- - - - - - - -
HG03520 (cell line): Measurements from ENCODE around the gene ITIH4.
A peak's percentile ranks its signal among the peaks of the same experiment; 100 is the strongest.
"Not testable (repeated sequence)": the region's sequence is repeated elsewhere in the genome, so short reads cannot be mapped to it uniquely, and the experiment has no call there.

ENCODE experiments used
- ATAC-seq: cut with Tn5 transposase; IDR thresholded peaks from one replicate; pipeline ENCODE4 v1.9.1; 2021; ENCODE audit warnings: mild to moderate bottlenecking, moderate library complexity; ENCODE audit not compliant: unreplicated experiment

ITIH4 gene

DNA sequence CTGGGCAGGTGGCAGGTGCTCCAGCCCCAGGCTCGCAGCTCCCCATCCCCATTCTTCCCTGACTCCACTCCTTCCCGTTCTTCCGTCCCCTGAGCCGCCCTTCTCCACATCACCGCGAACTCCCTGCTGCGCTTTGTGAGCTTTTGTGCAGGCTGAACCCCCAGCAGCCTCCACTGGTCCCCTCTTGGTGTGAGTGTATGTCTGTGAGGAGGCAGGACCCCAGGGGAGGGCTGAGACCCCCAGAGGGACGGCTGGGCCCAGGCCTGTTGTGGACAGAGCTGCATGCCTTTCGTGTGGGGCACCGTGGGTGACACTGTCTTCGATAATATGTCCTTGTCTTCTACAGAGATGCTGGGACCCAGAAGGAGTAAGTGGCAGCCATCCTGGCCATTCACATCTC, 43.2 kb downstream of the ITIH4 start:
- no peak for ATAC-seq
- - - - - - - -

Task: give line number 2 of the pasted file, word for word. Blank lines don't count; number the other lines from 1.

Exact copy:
A peak's percentile ranks its signal among the peaks of the same experiment; 100 is the strongest.